Not only a high dietary salt intake, but also other elements of today’s eating habits in western countries have an acid excess (high intake of animal protein, less fruit and vegetable intake) which leads to a so called “latent metabolic acidosis”. This is a chronic status characterized by a small shift of blood pH within the normal range (7.35 – 7.45) to a more acidic level with a simultaneous reduction of the buffer capacity of blood. There are no observable clinical symptoms, but other systems of the organism for example the bones react like buffer systems to keep the blood pH constant.

The 28 days Salty Life 6 study was divided into four study periods with three different dietary salt intake levels. During the first 6 days the subjects received 0.7 mmol NaCl/kg body weight (BW)/d, during the next 6 days 2.8 mmol NaCl/kg BW/d, during the following 10 days 7.7 mmol NaCl/kg BW/d and during the last 6 days again 0.7 mmol NaCl/kg BW/d.

Salty Life 7 consisted of two study phases in a cross-over design. Each of the two study phases was divided into a 4-day adaptation-period (non-bed rest; 2.8 mmol NaCl/kg BW/d), 14 days of intervention (head down tilt bed rest; 0.7 mmol NaCl/kg BW/d or 7.7 mmol NaCl/kg BW/d) and 3 days of recovery (non-bed rest; 2.8 mmol NaCl/kg BW/d).

The data show that a high dietary salt intake leads to increased bone resorption in ambulant subjects (SL6) and moreover exacerbates immobilisation induced bone resorption during head down tilt bed rest (SL7). Data from both studies show simultaneously a reduction of the buffer capacity in blood: a so called low-grade metabolic acidosis caused by increased dietary salt intake? Hence, changes in acid base balance might be the reason for exercerbated bone loss during high salt intake. In our current Salty Life 8 study we focus on this hypothesis and potential countermeasures.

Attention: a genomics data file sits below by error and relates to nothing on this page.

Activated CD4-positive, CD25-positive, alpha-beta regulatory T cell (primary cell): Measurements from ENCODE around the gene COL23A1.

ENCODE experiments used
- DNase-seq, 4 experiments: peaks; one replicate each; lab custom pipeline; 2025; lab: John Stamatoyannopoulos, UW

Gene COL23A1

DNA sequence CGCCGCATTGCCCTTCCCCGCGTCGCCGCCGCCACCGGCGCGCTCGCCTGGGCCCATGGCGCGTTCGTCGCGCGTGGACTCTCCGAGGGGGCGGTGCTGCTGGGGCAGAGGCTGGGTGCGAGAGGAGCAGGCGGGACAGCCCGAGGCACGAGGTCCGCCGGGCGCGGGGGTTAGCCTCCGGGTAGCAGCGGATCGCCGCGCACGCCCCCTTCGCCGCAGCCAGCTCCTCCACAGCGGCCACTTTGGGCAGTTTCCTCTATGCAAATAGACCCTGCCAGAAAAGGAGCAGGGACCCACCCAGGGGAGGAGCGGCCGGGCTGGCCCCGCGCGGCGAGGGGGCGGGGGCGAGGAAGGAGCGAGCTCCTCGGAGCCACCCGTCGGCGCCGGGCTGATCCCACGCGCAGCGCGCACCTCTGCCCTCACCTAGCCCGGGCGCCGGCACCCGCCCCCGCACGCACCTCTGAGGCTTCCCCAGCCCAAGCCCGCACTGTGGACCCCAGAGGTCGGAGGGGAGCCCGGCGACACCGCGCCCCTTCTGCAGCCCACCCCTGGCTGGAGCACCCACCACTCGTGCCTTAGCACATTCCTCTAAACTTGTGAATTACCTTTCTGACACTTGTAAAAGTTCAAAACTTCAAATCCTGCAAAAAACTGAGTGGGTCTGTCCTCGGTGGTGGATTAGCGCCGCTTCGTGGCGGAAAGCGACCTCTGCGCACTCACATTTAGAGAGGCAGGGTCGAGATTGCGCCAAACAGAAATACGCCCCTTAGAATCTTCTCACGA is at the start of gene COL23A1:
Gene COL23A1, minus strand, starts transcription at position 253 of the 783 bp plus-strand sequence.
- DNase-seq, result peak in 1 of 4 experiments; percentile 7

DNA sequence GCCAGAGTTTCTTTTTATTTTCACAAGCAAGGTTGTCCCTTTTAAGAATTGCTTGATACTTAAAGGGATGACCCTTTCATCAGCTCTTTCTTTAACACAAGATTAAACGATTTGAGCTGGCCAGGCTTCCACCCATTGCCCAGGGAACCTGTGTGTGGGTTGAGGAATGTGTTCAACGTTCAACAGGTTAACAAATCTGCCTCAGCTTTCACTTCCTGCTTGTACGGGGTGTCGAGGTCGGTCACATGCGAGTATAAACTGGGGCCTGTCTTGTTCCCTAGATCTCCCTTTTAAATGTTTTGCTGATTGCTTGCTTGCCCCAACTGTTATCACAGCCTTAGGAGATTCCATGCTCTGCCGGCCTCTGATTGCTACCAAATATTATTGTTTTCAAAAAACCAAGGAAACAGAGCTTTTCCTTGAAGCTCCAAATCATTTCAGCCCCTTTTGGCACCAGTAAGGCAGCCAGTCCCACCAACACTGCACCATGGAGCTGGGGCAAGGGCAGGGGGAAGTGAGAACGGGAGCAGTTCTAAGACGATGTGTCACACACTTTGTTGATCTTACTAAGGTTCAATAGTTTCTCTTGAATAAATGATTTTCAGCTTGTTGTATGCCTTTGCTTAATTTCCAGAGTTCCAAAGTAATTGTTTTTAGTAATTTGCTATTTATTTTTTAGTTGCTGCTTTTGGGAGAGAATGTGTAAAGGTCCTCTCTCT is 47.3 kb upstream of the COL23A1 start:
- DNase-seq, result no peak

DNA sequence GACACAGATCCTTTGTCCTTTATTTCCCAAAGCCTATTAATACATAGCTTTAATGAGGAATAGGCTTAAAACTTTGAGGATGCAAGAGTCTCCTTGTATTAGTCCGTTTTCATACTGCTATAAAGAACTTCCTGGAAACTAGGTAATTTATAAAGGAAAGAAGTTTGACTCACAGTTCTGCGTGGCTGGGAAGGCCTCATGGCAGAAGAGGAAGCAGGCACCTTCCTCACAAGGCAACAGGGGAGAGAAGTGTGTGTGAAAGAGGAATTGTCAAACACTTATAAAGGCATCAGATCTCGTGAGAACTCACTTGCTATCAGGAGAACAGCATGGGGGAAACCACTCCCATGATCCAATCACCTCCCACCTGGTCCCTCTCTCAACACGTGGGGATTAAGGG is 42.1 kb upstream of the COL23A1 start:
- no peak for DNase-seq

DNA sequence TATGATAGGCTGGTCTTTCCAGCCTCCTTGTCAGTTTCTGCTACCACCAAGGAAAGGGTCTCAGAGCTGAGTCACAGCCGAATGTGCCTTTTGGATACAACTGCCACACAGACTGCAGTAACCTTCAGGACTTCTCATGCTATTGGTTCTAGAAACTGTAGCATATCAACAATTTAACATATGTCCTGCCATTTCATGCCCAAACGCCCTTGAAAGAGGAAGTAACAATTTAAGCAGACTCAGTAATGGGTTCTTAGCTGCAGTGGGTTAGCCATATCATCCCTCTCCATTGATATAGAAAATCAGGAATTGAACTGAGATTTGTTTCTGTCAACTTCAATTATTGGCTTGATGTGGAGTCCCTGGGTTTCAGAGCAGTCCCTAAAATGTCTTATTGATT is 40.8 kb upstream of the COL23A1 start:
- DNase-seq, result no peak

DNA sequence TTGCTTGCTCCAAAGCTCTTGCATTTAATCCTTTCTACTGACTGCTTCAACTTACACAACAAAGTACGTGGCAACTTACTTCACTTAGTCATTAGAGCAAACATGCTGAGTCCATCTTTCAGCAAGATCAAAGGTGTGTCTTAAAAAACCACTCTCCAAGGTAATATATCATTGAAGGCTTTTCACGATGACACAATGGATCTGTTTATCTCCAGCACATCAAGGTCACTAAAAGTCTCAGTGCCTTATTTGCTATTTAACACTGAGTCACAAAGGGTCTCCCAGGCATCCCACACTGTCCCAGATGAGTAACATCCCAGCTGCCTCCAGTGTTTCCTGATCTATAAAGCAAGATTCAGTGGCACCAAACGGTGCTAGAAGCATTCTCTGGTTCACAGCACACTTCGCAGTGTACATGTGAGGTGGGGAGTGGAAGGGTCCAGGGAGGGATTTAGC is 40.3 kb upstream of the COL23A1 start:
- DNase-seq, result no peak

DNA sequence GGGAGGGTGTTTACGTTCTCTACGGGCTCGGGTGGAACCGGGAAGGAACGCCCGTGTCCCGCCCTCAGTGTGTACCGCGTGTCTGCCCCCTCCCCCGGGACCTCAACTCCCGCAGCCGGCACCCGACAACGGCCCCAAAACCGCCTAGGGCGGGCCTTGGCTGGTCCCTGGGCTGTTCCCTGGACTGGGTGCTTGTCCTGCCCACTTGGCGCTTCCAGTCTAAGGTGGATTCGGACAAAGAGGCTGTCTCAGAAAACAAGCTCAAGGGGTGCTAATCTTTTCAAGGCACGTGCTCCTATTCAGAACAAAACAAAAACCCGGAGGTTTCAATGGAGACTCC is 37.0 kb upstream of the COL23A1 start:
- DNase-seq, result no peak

Additionally we were able to show, in SL6 as well as in SL7, that a high dietary salt intake leads to sodium storage without compensatory water storage: In SL6 sodium was predominantly stored osmotically inactive. In SL7 the high dietary salt supply was associated with a higher potassium excretion, thus sodium storage could be due to an intracellular potassium exchange.


Salty Life 8

In previous Salty Life Studies we were able to show effects of a high dietary salt intake on bone metabolism as well as on the acid base balance. If dietary salt induced a reduction of the buffer capacity in blood (low-grade metabolic acidosis), as we have seen in SL6 and SL7, this could be the cause of salt induced bone loss. If this holds true an additional intake of alkaline salts might reduce this salt induced increased bone resorption by increasing the buffer capacity in blood.

We examine this hypothesis in our ongoing Salty Life 8 Study. 8 male, healthy test subjects take part in a cross-over experiment with two study phases, both divided into 5 days of adaptation, followed by 10 days of intervention. During the intervention part the subjects receive a high dietary salt diet which is supplemented in one part by an alkaline salt.